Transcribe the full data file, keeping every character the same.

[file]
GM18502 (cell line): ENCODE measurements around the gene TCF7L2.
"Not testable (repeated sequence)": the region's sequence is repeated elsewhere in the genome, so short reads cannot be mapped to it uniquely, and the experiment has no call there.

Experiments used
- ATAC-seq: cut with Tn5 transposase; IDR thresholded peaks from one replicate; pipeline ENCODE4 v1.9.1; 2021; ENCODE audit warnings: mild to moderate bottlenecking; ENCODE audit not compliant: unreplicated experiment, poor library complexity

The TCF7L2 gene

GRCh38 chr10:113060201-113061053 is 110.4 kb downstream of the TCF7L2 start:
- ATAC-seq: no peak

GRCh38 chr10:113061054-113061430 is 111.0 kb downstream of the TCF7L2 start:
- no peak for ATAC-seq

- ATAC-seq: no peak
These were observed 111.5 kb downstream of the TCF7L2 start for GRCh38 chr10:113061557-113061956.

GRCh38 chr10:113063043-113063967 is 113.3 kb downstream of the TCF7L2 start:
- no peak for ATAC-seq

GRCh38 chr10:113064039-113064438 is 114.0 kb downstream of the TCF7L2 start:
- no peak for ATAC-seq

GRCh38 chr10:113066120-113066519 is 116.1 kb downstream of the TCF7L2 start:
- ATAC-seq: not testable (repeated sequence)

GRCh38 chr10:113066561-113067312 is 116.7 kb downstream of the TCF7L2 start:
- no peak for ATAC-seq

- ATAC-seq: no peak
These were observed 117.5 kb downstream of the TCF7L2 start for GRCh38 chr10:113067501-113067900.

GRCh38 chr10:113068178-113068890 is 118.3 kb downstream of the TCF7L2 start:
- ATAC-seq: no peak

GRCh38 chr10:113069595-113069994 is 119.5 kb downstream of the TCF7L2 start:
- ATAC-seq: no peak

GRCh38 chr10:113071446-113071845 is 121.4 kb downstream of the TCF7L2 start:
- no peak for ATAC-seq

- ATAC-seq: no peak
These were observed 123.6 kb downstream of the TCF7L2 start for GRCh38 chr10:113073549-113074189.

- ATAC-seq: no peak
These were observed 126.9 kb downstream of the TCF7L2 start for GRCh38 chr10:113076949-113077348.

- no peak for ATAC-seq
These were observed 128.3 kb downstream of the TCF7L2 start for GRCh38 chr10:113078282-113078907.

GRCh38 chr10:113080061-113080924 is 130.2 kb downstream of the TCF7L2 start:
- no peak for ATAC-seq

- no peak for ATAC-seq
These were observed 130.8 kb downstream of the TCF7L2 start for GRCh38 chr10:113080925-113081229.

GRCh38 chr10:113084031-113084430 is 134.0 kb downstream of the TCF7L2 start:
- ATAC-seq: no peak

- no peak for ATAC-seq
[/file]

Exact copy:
GM18502 (cell line): ENCODE measurements around the gene TCF7L2.
"Not testable (repeated sequence)": the region's sequence is repeated elsewhere in the genome, so short reads cannot be mapped to it uniquely, and the experiment has no call there.

Experiments used
- ATAC-seq: cut with Tn5 transposase; IDR thresholded peaks from one replicate; pipeline ENCODE4 v1.9.1; 2021; ENCODE audit warnings: mild to moderate bottlenecking; ENCODE audit not compliant: unreplicated experiment, poor library complexity

The TCF7L2 gene

GRCh38 chr10:113060201-113061053 is 110.4 kb downstream of the TCF7L2 start:
- ATAC-seq: no peak

GRCh38 chr10:113061054-113061430 is 111.0 kb downstream of the TCF7L2 start:
- no peak for ATAC-seq

- ATAC-seq: no peak
These were observed 111.5 kb downstream of the TCF7L2 start for GRCh38 chr10:113061557-113061956.

GRCh38 chr10:113063043-113063967 is 113.3 kb downstream of the TCF7L2 start:
- no peak for ATAC-seq

GRCh38 chr10:113064039-113064438 is 114.0 kb downstream of the TCF7L2 start:
- no peak for ATAC-seq

GRCh38 chr10:113066120-113066519 is 116.1 kb downstream of the TCF7L2 start:
- ATAC-seq: not testable (repeated sequence)

GRCh38 chr10:113066561-113067312 is 116.7 kb downstream of the TCF7L2 start:
- no peak for ATAC-seq

- ATAC-seq: no peak
These were observed 117.5 kb downstream of the TCF7L2 start for GRCh38 chr10:113067501-113067900.

GRCh38 chr10:113068178-113068890 is 118.3 kb downstream of the TCF7L2 start:
- ATAC-seq: no peak

GRCh38 chr10:113069595-113069994 is 119.5 kb downstream of the TCF7L2 start:
- ATAC-seq: no peak

GRCh38 chr10:113071446-113071845 is 121.4 kb downstream of the TCF7L2 start:
- no peak for ATAC-seq

- ATAC-seq: no peak
These were observed 123.6 kb downstream of the TCF7L2 start for GRCh38 chr10:113073549-113074189.

- ATAC-seq: no peak
These were observed 126.9 kb downstream of the TCF7L2 start for GRCh38 chr10:113076949-113077348.

- no peak for ATAC-seq
These were observed 128.3 kb downstream of the TCF7L2 start for GRCh38 chr10:113078282-113078907.

GRCh38 chr10:113080061-113080924 is 130.2 kb downstream of the TCF7L2 start:
- no peak for ATAC-seq

- no peak for ATAC-seq
These were observed 130.8 kb downstream of the TCF7L2 start for GRCh38 chr10:113080925-113081229.

GRCh38 chr10:113084031-113084430 is 134.0 kb downstream of the TCF7L2 start:
- ATAC-seq: no peak

- no peak for ATAC-seq